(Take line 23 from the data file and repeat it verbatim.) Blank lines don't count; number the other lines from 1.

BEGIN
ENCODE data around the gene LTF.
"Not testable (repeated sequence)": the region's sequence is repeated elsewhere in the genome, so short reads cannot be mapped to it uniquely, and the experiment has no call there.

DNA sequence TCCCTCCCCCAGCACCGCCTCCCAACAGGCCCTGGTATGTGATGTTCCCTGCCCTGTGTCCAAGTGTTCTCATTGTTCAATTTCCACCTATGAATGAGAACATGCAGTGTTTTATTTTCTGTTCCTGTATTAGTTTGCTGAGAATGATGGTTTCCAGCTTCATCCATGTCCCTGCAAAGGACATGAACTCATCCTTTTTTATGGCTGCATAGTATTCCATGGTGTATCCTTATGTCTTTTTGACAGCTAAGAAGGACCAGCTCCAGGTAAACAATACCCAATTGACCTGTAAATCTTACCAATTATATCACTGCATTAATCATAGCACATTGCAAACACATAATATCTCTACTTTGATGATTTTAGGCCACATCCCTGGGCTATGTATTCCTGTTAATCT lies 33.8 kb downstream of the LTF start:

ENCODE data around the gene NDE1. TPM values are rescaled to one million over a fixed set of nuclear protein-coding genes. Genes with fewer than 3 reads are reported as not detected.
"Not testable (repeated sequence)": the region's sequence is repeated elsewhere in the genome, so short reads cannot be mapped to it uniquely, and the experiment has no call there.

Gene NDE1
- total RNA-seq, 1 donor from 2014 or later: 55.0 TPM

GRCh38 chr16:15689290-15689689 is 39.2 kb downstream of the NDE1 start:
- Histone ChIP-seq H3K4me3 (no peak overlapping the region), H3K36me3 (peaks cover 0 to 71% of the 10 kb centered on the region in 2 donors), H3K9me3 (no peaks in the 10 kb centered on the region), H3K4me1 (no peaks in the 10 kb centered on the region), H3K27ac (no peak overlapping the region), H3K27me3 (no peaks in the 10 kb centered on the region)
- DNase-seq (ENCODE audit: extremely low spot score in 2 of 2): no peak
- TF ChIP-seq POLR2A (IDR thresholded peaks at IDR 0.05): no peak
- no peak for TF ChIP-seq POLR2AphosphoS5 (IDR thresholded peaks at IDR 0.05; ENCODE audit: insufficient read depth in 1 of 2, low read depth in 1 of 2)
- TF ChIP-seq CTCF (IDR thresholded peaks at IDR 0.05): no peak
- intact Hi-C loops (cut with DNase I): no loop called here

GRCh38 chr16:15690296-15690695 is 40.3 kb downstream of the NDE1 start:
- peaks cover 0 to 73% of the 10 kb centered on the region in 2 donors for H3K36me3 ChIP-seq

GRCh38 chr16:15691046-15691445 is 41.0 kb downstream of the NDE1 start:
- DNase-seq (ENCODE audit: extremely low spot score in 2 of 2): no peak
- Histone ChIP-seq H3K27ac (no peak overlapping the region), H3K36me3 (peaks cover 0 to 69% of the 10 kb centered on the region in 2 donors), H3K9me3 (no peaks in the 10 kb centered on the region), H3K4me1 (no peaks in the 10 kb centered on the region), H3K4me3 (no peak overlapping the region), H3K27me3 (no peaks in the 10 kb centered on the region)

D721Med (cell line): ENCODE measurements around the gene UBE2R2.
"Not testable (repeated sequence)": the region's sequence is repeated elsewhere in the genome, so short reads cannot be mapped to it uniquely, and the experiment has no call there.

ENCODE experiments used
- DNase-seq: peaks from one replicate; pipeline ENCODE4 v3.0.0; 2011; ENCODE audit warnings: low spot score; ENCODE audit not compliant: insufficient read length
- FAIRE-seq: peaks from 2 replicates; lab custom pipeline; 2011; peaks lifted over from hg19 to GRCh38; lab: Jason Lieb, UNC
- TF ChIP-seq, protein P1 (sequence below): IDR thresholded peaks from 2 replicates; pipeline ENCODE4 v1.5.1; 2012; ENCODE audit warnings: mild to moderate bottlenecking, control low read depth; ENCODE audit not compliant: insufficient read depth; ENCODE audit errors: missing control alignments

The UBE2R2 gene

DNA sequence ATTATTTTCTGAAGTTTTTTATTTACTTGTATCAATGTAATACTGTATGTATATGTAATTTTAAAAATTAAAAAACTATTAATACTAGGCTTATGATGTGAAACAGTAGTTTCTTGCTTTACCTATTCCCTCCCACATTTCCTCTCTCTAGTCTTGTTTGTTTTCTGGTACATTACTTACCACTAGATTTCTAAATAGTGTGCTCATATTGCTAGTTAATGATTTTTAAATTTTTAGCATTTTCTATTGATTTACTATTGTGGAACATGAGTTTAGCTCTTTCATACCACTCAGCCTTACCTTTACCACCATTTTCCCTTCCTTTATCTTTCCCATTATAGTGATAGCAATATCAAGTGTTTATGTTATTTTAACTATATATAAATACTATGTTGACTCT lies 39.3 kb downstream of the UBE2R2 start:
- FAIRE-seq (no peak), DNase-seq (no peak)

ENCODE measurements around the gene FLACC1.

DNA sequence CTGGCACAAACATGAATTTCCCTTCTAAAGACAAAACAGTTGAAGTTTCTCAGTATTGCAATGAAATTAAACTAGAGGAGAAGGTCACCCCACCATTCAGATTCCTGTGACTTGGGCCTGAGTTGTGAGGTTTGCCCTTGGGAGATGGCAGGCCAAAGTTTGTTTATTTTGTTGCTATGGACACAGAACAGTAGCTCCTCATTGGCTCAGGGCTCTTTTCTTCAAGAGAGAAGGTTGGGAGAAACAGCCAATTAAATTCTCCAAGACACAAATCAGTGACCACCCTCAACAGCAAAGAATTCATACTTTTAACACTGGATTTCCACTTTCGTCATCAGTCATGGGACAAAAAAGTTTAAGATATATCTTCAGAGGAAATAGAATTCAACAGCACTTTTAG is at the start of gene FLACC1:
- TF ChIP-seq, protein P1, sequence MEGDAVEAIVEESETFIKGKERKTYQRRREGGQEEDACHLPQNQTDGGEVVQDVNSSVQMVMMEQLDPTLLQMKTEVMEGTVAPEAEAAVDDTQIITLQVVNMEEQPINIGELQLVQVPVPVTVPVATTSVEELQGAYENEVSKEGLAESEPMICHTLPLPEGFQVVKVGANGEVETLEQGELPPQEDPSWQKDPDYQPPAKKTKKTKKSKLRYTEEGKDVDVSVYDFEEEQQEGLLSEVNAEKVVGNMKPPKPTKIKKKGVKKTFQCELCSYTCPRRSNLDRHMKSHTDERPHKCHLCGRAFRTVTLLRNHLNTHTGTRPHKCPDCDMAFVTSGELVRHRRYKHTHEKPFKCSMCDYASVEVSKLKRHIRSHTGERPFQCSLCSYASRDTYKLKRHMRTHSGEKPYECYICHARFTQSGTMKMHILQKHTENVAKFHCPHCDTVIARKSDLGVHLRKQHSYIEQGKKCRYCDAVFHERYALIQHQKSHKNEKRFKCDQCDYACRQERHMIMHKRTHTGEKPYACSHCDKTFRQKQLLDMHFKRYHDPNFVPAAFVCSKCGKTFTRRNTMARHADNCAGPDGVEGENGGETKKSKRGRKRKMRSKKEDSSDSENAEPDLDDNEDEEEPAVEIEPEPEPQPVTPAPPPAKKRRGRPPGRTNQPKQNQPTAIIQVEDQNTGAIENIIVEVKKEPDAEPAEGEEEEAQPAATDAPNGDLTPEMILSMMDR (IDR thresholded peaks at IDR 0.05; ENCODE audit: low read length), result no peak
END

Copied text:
- DNase-seq: peaks from one replicate; pipeline ENCODE4 v3.0.0; 2011; ENCODE audit warnings: low spot score; ENCODE audit not compliant: insufficient read length